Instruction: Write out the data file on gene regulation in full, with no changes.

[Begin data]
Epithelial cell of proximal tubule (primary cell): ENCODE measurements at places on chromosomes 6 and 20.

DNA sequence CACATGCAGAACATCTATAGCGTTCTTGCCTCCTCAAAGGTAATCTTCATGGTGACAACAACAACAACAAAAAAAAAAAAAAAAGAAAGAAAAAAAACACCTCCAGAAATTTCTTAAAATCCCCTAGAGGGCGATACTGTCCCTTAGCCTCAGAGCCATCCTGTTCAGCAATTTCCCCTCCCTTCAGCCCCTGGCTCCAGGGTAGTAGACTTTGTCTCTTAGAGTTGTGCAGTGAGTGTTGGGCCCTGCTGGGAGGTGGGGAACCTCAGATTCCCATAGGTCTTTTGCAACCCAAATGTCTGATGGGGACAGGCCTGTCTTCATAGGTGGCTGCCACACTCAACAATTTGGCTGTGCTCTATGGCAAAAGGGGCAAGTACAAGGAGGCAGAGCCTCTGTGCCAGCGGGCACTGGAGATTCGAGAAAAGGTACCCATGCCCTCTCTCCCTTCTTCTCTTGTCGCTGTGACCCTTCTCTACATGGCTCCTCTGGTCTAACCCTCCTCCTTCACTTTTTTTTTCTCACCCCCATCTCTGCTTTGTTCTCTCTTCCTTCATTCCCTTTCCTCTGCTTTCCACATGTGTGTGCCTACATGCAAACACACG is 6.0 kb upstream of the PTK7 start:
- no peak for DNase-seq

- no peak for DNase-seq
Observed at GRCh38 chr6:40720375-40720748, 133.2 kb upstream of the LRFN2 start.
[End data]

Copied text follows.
Epithelial cell of proximal tubule (primary cell): ENCODE measurements at places on chromosomes 6 and 20.

DNA sequence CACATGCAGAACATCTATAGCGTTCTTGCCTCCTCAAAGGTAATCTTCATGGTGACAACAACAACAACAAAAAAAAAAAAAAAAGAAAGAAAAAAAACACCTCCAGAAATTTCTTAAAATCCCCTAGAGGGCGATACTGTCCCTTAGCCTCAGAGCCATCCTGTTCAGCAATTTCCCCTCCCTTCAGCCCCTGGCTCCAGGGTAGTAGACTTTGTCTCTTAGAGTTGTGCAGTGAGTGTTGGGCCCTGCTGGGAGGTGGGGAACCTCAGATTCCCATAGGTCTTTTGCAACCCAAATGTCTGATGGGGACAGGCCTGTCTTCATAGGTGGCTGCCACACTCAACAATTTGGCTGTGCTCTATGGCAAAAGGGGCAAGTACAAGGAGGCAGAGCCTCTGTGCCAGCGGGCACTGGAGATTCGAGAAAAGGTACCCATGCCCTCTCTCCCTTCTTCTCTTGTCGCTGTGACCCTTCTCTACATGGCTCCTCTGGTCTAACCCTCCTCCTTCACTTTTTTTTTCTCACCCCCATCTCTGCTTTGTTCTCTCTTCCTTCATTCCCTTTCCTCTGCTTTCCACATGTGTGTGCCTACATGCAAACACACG is 6.0 kb upstream of the PTK7 start:
- no peak for DNase-seq

- no peak for DNase-seq
Observed at GRCh38 chr6:40720375-40720748, 133.2 kb upstream of the LRFN2 start.